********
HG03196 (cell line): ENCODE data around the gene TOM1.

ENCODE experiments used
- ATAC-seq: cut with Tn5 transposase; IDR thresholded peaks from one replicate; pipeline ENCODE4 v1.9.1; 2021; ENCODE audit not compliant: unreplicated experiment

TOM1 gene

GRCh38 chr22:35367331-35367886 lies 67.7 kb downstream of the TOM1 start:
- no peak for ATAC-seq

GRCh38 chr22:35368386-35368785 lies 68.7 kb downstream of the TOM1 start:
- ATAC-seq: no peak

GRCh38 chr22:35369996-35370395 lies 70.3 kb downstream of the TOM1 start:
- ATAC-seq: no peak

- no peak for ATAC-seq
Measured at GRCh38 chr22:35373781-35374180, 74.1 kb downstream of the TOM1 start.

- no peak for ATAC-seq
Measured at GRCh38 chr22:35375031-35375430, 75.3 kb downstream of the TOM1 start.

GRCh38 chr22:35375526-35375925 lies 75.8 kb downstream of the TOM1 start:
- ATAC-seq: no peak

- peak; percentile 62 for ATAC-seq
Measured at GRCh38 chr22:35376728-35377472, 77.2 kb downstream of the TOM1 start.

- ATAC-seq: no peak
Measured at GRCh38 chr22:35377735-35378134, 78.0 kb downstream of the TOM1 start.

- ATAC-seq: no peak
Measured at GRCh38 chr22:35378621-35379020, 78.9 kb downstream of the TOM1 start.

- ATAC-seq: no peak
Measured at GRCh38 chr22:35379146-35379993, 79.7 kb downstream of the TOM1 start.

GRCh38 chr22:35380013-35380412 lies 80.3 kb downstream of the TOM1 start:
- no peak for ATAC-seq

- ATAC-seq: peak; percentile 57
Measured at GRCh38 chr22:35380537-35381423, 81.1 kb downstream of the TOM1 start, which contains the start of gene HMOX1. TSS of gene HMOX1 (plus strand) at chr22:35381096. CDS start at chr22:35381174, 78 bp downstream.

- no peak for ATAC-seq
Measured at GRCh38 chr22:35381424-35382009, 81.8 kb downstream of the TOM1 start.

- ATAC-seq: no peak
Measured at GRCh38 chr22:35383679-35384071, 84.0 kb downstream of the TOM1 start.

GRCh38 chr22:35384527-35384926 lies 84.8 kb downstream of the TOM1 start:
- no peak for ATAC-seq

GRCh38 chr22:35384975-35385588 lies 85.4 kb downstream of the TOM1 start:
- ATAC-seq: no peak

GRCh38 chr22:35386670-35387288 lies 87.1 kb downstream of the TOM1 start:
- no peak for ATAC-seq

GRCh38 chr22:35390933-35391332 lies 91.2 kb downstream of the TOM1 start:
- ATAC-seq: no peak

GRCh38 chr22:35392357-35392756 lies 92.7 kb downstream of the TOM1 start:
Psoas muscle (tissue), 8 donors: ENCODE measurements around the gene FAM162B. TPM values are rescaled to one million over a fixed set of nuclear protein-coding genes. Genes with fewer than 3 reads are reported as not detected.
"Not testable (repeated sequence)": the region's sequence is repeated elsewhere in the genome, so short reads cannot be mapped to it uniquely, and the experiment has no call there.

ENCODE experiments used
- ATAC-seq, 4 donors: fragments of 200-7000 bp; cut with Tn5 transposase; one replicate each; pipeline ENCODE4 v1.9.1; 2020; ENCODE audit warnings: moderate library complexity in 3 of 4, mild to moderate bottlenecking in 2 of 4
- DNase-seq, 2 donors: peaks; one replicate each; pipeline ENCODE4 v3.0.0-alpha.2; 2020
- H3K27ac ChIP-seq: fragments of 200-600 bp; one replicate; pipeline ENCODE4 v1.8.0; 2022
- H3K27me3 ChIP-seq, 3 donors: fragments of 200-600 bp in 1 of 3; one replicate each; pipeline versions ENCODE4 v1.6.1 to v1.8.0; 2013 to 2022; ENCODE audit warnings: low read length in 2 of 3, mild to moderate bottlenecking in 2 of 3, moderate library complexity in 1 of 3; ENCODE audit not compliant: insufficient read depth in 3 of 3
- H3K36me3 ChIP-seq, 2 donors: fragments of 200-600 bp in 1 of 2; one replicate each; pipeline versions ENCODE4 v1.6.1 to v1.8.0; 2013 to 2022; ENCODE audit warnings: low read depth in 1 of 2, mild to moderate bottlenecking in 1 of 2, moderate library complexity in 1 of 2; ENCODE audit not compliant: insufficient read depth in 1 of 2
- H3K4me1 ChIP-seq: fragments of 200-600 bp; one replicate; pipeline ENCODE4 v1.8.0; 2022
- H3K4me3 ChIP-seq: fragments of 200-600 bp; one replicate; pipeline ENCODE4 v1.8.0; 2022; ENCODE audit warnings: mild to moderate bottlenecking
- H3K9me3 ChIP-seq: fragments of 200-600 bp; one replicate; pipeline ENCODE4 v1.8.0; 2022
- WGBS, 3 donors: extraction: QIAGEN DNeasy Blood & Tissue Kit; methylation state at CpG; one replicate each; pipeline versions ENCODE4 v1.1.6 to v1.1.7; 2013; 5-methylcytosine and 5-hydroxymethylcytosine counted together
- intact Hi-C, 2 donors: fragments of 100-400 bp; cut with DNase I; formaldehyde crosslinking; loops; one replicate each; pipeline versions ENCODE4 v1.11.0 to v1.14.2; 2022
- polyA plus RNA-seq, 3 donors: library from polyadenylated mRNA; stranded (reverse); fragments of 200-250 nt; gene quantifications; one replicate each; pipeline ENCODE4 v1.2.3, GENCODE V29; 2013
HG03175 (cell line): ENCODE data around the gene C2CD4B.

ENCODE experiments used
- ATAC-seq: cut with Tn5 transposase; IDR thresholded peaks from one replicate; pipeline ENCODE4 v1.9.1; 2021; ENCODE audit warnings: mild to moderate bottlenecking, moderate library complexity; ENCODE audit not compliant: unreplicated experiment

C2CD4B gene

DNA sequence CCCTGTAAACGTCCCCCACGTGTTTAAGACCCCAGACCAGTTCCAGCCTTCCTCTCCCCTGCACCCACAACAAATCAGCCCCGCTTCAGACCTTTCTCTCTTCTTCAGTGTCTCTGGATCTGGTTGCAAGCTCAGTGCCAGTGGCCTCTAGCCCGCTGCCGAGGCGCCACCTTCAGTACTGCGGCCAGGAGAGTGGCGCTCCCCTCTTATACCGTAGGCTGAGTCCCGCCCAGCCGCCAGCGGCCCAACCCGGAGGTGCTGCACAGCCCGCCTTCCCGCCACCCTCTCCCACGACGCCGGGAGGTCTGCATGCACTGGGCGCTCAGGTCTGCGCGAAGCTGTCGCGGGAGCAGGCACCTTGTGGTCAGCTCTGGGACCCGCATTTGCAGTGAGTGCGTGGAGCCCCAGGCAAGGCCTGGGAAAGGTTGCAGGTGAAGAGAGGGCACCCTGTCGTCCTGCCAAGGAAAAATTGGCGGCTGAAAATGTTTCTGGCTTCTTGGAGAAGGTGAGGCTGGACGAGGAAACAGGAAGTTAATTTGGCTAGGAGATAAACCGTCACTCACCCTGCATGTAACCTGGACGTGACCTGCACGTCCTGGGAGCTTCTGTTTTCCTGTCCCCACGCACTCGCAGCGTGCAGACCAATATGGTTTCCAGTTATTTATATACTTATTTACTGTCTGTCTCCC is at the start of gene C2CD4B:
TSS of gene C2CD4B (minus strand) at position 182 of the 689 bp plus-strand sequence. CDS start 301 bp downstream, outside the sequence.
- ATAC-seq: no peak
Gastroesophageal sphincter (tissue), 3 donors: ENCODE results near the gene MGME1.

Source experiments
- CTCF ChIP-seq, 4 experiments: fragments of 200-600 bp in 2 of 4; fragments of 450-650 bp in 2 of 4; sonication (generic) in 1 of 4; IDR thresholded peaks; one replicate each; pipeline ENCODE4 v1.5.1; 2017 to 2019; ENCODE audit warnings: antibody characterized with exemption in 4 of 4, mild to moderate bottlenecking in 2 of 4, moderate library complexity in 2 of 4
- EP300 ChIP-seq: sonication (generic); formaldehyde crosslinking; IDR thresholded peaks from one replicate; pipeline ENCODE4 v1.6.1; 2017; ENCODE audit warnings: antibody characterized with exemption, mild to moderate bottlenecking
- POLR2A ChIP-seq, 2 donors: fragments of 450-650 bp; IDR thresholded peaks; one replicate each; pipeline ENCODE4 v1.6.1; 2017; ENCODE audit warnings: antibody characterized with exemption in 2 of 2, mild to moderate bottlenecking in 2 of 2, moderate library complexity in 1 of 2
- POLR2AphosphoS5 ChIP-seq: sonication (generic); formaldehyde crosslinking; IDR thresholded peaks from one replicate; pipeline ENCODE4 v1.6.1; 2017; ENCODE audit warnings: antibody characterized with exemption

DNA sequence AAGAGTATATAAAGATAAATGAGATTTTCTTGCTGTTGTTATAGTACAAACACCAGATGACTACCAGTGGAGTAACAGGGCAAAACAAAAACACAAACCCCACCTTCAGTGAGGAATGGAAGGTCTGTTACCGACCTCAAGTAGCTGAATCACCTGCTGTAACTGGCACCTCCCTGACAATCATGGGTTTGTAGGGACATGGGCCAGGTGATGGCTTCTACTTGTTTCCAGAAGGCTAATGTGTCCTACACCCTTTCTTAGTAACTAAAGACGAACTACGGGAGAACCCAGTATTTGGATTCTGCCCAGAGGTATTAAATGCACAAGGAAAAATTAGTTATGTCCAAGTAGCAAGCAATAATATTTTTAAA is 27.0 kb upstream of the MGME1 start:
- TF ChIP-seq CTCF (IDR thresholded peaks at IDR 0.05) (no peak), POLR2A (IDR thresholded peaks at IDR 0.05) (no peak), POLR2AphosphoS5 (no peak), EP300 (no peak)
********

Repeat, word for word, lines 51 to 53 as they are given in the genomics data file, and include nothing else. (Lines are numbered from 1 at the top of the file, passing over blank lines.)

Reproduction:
- H3K4me3 ChIP-seq: fragments of 200-600 bp; one replicate; pipeline ENCODE4 v1.8.0; 2022; ENCODE audit warnings: mild to moderate bottlenecking
- H3K9me3 ChIP-seq: fragments of 200-600 bp; one replicate; pipeline ENCODE4 v1.8.0; 2022
- WGBS, 3 donors: extraction: QIAGEN DNeasy Blood & Tissue Kit; methylation state at CpG; one replicate each; pipeline versions ENCODE4 v1.1.6 to v1.1.7; 2013; 5-methylcytosine and 5-hydroxymethylcytosine counted together